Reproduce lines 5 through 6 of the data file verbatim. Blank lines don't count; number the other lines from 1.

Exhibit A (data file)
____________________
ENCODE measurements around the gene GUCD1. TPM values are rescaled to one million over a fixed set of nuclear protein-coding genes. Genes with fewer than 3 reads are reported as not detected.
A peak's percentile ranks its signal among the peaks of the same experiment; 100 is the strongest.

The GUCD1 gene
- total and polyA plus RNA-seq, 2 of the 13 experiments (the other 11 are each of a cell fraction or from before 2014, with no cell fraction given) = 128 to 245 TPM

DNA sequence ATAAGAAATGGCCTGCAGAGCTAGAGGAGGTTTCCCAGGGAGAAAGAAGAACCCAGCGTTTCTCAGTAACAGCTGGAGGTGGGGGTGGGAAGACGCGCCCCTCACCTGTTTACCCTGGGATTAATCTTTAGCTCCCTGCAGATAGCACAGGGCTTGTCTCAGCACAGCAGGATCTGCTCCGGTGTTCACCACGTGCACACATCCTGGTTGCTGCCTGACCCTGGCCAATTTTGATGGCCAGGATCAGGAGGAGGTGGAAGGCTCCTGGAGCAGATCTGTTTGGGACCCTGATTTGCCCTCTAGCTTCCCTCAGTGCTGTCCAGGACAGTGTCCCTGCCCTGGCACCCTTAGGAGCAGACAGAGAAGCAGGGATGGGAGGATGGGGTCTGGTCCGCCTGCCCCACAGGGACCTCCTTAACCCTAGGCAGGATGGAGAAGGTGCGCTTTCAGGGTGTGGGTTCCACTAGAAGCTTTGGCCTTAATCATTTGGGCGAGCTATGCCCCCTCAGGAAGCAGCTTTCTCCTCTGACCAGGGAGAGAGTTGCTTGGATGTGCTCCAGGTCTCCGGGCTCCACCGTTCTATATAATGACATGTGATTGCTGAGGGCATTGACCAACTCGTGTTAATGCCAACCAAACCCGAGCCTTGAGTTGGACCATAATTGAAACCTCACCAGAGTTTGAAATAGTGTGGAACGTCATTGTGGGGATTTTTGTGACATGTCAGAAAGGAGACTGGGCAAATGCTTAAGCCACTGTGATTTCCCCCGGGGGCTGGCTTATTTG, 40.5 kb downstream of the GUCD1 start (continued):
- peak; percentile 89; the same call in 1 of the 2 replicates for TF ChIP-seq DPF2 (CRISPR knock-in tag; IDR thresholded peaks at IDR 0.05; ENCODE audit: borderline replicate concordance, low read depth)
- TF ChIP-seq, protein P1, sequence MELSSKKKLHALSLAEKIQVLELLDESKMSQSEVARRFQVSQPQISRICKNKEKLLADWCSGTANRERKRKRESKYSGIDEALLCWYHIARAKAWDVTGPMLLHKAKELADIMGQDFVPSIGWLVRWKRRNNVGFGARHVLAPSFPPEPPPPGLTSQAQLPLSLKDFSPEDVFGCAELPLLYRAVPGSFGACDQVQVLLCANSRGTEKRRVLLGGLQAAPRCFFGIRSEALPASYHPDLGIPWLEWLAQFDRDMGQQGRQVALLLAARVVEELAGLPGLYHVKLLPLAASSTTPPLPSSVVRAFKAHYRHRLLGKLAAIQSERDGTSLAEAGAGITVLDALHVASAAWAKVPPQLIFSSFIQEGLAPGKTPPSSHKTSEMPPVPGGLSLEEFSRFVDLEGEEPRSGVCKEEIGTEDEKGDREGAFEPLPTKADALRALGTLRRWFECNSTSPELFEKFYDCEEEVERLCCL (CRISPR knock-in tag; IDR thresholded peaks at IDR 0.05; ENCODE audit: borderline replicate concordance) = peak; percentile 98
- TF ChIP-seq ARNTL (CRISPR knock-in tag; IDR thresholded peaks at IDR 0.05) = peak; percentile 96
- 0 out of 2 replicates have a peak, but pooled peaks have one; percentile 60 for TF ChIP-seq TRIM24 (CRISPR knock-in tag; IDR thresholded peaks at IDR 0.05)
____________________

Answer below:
DNA sequence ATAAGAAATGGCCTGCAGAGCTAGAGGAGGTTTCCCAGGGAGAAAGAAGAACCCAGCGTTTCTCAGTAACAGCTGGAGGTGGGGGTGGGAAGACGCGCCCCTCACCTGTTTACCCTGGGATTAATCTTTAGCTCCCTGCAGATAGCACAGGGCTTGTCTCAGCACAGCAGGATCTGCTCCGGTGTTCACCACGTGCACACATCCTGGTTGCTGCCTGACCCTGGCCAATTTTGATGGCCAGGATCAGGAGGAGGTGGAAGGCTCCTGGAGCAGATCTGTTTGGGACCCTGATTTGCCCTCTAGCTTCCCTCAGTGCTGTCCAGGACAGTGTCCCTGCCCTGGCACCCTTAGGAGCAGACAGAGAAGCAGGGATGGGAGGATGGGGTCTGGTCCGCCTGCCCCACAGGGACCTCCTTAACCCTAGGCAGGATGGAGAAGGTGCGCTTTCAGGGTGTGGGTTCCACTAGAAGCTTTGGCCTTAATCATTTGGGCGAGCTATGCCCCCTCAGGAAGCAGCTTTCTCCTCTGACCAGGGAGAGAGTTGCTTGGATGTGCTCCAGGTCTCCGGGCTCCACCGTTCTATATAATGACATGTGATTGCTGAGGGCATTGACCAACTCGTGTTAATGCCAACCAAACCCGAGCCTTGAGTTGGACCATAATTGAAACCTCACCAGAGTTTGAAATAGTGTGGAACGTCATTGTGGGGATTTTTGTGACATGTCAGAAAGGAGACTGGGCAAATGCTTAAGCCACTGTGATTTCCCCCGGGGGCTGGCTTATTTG, 40.5 kb downstream of the GUCD1 start (continued):
- peak; percentile 89; the same call in 1 of the 2 replicates for TF ChIP-seq DPF2 (CRISPR knock-in tag; IDR thresholded peaks at IDR 0.05; ENCODE audit: borderline replicate concordance, low read depth)